Some have suggested that these post-resurrection appearances of Christ were only visions or hallucinations, or perhaps a case of mistaken identity. But visions and hallucinations don't occur repeatedly like this, to individuals and to groups, indoors and outdoors. And certainly the disciples could recognize the One who had been with them every day for more than three years.
As a matter of fact, when they saw Him in the upper room after the resurrection, they themselves first “supposed that they had seen a spirit” (Luke 24:37). But then He invited them to touch Him and especially to note the nail scars in His hands and feet. Then He ate dinner with them, and they could no longer doubt that it was Jesus Himself, in the same body, as they had always known Him.
Is it possible Christ did not really die?
Some have suggested that He never really died, but only fainted on the cross, thus illustrating the absurd lengths to which men will go to avoid facing facts. The Roman soldiers pronounced Him dead, the mixture of blood and water had poured forth from His wounded side, He was bound up in a great weight of grave clothes, and was sealed in a tomb for three days. A grievously wounded and weakened, almost-dead Jesus could never have inspired His disciples to the heights of courage and power which they soon began to manifest. Even if He had only swooned on the cross, He must have died soon after as a defeated and now-impotent leader.
In addition to the ten or more post-resurrection appearances of the Lord, there is the evidence of the empty tomb.
The empty tomb has never been explained, except by the physical resurrection.
The tomb had been sealed with the Roman seal and was guarded, under pain of death, by a detachment of Roman soldiers, and a great stone was rolled in front of its entrance. Nevertheless on the first Easter morning, the soldiers fled in terror as a mighty angel rolled away the stone, and the body had vanished from the grave, with the grave clothes still as they had lain before He had passed out of them.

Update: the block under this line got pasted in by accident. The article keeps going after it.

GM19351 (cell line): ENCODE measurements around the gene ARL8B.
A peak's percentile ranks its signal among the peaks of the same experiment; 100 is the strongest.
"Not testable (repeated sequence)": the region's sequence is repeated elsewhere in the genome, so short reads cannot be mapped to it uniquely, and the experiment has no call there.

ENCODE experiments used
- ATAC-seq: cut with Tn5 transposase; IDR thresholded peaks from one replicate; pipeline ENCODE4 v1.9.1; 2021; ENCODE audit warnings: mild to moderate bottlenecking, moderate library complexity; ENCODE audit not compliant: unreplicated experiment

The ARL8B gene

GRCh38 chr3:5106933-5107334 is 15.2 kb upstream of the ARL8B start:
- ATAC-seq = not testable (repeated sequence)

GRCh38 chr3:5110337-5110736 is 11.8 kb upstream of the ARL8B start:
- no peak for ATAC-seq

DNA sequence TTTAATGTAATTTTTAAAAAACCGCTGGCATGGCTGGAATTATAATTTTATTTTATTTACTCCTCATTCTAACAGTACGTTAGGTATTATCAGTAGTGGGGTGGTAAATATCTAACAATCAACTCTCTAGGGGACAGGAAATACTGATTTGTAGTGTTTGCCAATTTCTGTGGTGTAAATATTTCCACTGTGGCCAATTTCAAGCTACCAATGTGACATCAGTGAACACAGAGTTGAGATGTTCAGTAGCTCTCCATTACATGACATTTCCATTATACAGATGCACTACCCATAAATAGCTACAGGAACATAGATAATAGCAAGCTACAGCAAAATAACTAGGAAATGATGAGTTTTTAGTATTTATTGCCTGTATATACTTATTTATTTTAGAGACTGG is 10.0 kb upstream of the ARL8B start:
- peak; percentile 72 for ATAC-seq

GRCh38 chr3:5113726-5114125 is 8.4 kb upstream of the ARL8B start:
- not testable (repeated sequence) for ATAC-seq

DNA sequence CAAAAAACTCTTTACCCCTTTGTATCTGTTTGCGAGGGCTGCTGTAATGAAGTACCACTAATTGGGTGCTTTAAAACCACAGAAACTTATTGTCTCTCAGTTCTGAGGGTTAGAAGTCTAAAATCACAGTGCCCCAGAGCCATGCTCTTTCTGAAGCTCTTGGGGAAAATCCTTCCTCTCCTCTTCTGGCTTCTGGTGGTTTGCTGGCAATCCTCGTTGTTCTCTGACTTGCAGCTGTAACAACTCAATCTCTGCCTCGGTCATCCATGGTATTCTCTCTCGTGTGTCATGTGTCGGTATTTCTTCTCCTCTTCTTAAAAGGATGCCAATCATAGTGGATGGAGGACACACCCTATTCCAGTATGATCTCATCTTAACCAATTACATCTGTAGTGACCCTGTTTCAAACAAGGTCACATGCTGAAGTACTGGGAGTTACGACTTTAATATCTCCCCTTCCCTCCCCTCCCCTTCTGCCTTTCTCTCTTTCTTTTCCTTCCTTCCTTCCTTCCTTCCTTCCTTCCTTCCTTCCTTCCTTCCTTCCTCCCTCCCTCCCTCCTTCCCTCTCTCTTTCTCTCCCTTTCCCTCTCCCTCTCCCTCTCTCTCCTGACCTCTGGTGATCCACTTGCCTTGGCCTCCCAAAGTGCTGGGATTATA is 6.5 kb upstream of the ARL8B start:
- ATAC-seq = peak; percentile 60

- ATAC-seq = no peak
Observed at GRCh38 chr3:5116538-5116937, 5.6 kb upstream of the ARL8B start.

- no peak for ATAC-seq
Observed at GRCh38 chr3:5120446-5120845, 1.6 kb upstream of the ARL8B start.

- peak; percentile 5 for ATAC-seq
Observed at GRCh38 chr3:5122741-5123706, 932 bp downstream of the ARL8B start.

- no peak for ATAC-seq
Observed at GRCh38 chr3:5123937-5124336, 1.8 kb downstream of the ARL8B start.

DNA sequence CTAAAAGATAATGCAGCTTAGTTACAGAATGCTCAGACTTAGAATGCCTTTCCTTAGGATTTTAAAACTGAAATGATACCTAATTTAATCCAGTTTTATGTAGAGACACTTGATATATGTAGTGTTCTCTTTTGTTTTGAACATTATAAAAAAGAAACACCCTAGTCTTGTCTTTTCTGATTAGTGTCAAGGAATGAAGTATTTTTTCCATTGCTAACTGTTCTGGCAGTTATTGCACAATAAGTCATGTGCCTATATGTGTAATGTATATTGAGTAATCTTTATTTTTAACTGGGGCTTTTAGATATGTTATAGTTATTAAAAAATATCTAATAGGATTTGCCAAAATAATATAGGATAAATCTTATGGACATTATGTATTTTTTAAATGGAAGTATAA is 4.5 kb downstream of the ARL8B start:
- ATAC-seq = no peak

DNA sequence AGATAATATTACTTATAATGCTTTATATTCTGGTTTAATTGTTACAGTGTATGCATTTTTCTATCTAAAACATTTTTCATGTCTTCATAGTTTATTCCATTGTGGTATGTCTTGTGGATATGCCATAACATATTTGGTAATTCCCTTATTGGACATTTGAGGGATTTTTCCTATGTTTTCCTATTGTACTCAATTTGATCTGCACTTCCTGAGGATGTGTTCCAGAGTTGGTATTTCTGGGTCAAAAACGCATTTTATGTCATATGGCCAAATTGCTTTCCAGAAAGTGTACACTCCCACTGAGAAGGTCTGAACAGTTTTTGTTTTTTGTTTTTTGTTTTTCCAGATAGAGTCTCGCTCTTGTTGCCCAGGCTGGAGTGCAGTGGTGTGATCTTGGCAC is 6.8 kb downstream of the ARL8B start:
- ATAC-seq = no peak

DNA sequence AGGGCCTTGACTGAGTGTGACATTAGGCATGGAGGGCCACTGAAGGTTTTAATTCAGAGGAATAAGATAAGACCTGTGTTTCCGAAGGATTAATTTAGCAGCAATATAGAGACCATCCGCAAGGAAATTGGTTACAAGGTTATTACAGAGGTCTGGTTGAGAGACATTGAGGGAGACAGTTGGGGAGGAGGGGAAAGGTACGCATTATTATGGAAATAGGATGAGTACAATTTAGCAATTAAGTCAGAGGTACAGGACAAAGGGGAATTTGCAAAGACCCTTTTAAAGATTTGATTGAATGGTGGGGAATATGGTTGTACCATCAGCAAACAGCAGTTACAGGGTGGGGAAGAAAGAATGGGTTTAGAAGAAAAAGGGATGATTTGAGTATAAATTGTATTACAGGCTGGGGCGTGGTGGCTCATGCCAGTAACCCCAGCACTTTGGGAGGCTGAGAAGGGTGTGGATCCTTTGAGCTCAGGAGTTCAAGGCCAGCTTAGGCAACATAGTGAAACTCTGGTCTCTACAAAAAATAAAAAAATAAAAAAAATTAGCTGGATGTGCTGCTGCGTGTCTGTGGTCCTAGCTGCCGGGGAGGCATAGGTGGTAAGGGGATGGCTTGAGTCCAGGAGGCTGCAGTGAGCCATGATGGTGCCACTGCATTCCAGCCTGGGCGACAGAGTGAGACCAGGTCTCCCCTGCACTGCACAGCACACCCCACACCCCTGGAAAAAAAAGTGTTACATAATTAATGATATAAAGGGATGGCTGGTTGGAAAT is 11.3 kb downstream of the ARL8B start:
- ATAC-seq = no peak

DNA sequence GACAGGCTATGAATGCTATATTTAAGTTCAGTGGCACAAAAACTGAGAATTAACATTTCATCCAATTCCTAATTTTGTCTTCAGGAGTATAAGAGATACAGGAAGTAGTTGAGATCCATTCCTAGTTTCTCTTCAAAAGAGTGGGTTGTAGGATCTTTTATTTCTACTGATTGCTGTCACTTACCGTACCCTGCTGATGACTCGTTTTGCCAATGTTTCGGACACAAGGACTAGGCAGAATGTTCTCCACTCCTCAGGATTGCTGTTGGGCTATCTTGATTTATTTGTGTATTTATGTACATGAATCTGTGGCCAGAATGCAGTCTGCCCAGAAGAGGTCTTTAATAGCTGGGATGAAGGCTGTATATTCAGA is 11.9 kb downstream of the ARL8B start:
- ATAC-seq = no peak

The empty tomb has never been explained, except by the bodily resurrection. If the body actually were still there, or in any other place still accessible to the Jews or Romans, they would certainly have produced it as a sure means of immediately quenching the spreading flame of the Christian faith. If the apostles or other friends of Jesus somehow had the body themselves, and thus knew He was dead, they could never have preached His resurrection as they did, knowing it would surely mean persecution for them and possibly death. No man will willingly sacrifice his life for something he knows to be a lie!
Thus we have the certain testimony of the empty tomb and the many appearances of Christ after His resurrection, further supported by the uniform teaching of Scripture, innumerable references to it in the non-Biblical literature of the early Christians, the institutions of the Church, the Lord's Day and Easter, the promises and prophecies of the old Testament, as well as the very necessity to bring real meaning and confidence into human life, all as proof of the fact of the bodily resurrection of Christ from the dead.
There is no other fact of history supported by such an array of evidence as this! And the final evidence is the experiential reality of the assurance of salvation and eternal life, enjoyed by each person who has ever placed his personal faith in the living Christ.
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Excerpt from The Bible Has the Answer, by Henry Morris and Martin Clark, published by Master Books, 1987
Supplied by Films for Christ with permission from Master Books